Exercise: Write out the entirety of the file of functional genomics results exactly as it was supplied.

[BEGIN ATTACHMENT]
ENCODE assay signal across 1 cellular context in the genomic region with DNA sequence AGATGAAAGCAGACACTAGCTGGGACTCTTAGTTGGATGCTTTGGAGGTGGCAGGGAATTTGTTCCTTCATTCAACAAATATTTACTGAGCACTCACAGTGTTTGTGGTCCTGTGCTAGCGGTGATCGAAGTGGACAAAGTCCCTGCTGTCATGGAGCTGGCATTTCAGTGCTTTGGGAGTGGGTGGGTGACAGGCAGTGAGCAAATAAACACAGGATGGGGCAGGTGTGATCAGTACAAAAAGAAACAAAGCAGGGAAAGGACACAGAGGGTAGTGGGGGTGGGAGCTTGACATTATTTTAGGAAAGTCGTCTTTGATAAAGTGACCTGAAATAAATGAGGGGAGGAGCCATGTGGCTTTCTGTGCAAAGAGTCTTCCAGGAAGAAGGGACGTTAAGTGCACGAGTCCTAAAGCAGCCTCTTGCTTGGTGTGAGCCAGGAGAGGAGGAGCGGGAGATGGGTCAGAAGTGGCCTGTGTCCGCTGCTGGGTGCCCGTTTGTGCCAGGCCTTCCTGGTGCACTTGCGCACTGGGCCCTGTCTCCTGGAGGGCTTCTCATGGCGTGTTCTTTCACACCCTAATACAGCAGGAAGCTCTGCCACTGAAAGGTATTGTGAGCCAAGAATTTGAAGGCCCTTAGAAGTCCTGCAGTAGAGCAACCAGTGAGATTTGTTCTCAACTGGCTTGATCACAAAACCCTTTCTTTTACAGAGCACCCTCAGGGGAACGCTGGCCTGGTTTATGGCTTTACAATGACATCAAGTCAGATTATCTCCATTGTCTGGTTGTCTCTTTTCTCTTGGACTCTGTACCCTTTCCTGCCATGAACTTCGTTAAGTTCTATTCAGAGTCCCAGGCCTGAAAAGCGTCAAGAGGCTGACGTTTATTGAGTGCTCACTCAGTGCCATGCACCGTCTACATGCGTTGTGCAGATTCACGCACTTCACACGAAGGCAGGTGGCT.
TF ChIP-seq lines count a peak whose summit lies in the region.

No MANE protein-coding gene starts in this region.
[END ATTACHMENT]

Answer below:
ENCODE assay signal across 1 cellular context in the genomic region with DNA sequence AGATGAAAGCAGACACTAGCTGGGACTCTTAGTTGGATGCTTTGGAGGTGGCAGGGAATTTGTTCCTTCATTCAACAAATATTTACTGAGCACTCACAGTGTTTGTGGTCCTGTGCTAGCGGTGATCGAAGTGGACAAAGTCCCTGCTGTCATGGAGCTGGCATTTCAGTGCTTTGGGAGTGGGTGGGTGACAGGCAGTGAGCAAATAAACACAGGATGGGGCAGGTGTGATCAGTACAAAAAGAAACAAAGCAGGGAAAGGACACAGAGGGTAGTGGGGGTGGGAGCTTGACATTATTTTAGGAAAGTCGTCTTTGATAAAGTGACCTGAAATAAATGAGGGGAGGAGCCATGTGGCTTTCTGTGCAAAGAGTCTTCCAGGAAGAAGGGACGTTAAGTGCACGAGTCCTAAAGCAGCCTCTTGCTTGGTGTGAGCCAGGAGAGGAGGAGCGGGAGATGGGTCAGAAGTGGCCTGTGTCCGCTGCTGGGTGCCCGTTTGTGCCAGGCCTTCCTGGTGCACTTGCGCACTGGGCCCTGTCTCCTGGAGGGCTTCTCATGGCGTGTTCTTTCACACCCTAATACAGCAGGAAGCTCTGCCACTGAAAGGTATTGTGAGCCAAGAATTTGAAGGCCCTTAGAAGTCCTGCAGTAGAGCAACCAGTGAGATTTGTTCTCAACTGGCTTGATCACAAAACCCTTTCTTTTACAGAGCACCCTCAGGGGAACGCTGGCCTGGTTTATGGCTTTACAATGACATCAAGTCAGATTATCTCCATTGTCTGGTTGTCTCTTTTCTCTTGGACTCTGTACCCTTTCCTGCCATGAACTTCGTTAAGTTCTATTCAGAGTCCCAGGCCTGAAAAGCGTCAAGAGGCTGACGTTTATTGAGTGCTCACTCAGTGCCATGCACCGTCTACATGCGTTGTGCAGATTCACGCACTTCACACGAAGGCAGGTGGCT.
TF ChIP-seq lines count a peak whose summit lies in the region.

No MANE protein-coding gene starts in this region.